International solidarity with the Palestinians and their cause began to decline noticeably and gradually after the Madrid Peace Conference in 1991, which presented Israel to the world as a normal and legitimate country, striving for peace with a Palestinian and Arab blessing. The conference was hosted by Spain with U.S. with Soviet Union involvement. The U.S. delegation was led by then President George H.W. Bush and Secretary of State James Baker who sought redlines from Israel on settlement activity during their administration, and aimed to forge a broader agreement that would normalize Israel’s relations with the world, not just the Arab world.
Going into Madrid, Israel had a few preconditions. With support from the U.S., the United Nations cancelled a General Assembly Resolution (UNGA resolution 3379, passed in 1975), which stipulated Zionism is a form of racism. It was revoked when a separate resolution was passed (UNGA resolution 86/46) 45 days after (yes, after only 45 days) the Madrid Peace Conference.
Concretely, the conference established tracks for Israeli-Palestinian discussions and Israeli-Jordanian discussions and paved the way for what became the Oslo Accords from 1993 to 1995.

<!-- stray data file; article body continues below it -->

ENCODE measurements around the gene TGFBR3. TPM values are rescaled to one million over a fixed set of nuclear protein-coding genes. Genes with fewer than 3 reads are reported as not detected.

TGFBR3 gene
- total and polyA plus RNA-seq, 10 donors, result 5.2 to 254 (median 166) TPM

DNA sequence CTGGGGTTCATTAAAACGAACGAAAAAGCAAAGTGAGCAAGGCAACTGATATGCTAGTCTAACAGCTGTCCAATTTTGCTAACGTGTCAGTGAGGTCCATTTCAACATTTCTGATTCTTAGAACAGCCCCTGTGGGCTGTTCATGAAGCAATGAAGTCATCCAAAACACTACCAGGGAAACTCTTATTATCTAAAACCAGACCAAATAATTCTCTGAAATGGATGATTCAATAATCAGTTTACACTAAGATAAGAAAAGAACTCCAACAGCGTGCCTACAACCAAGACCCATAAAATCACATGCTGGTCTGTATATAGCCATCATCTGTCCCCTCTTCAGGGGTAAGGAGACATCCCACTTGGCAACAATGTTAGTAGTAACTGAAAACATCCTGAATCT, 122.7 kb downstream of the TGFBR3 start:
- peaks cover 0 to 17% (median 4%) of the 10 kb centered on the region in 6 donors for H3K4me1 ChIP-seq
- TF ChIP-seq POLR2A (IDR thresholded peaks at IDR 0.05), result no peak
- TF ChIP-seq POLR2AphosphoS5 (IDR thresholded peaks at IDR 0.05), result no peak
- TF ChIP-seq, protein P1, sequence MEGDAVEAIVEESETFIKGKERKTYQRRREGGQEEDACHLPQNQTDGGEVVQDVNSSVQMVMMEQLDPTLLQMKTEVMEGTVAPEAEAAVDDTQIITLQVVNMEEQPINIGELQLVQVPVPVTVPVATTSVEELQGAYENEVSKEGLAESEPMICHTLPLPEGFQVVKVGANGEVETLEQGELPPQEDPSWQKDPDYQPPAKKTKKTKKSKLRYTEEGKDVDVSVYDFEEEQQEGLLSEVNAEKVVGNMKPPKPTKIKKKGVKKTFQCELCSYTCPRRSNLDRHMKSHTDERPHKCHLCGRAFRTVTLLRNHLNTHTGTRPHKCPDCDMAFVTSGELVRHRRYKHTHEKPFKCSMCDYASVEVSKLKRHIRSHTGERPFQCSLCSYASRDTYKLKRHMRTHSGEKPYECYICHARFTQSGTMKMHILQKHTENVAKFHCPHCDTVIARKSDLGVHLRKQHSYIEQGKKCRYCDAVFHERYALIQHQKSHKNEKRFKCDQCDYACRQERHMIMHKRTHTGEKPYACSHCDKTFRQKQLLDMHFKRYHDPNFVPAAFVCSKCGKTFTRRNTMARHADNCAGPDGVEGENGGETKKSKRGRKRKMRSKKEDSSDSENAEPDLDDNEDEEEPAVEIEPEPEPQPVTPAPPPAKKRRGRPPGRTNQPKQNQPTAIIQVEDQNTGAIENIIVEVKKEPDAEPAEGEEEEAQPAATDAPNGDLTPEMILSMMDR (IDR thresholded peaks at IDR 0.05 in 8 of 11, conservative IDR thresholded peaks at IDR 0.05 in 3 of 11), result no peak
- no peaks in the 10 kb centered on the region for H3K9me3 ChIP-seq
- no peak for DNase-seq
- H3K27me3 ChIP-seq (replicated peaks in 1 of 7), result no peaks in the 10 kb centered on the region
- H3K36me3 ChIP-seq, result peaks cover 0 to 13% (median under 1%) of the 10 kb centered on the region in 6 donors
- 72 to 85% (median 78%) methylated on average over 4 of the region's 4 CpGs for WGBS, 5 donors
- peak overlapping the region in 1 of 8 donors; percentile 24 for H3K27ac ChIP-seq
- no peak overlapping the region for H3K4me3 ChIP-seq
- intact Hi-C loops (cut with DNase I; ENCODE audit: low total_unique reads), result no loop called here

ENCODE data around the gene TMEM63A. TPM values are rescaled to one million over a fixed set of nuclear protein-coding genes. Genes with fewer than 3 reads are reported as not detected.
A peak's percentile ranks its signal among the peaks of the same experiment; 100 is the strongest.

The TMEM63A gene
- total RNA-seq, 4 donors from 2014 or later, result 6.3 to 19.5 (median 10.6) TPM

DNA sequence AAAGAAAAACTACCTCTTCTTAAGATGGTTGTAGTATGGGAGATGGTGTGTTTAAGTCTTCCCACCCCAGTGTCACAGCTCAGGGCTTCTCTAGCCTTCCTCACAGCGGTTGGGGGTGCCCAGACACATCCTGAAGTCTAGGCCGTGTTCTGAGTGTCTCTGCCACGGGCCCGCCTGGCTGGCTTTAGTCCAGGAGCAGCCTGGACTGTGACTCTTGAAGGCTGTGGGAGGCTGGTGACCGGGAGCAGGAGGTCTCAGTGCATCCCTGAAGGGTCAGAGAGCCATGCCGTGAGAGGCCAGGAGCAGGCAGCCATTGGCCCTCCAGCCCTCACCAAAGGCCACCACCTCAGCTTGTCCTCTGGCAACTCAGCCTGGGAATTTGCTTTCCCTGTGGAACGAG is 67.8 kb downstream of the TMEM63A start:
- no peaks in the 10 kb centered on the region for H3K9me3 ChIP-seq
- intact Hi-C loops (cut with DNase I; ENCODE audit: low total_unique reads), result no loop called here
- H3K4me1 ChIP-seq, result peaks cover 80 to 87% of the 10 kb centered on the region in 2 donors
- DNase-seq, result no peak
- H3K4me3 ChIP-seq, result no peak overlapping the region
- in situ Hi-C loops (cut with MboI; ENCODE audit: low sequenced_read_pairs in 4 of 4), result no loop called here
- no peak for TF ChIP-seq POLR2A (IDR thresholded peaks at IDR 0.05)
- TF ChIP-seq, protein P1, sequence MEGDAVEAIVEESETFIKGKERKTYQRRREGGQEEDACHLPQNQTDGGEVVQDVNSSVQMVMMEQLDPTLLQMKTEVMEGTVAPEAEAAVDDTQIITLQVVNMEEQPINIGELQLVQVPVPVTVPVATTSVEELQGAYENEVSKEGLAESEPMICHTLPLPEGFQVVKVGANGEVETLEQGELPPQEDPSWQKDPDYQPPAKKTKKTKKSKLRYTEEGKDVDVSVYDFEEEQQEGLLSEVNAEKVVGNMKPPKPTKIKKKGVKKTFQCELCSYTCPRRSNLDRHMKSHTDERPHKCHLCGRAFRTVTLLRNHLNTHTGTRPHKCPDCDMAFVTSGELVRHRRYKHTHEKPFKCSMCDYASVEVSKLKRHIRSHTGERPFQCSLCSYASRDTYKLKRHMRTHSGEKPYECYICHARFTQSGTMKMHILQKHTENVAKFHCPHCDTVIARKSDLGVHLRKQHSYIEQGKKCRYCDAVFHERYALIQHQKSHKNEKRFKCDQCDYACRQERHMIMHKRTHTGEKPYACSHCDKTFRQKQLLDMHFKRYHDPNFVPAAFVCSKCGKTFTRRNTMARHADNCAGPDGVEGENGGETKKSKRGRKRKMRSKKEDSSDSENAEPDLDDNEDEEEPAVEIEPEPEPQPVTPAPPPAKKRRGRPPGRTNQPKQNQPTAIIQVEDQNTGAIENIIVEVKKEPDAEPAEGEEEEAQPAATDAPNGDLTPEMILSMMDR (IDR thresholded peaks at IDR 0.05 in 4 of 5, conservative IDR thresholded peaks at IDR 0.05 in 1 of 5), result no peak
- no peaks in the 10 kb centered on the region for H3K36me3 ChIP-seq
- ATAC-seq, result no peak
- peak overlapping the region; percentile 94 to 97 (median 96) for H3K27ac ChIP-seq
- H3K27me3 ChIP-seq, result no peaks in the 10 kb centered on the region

Looking back at this legacy, it is remarkable that while the South Africans were well on their way to ending apartheid, which also started in 1948, the Palestinian leadership, with or without intention, legitimized apartheid in their country when they signed the Oslo Accords. This agreement formalized Israel’s presence as an occupying power and established the Palestinian Authority as an administration over the Palestinians in the West Bank and Gaza.
A more recent development is that even the signers of Oslo are acknowledging it led nowhere, at least nowhere near the promises it made to Palestinians to end the occupation and establish a state. Mahmoud Abbas, today’s president of the Palestinian Authority and head of the PLO, was the Palestinian signer of the Oslo Accords while the former Chairman of the PLO Yasser Arafat was the head of the delegation.
Abbas cautioned in 2015 at the United Nations General Assembly that without Israel holding up its end of the agreement, he was rapidly moving towards heading “an authority without real powers.” In 2017 at the same forum he warned his government had become “an Authority without any authority,” while Israel’s occupation continued “without cost.”
He repeated this sentiment again in 2018 at the UN, adding the conclusion “We are even working for the occupation as its employees.”
“Israel,” he charged, “has transformed the occupation from a temporary situation, as per international law, into a situation of a permanent colonization of territories that it has occupied since 1967.”
“It was supposed to be temporary; however, it has become permanent,” Abbas added.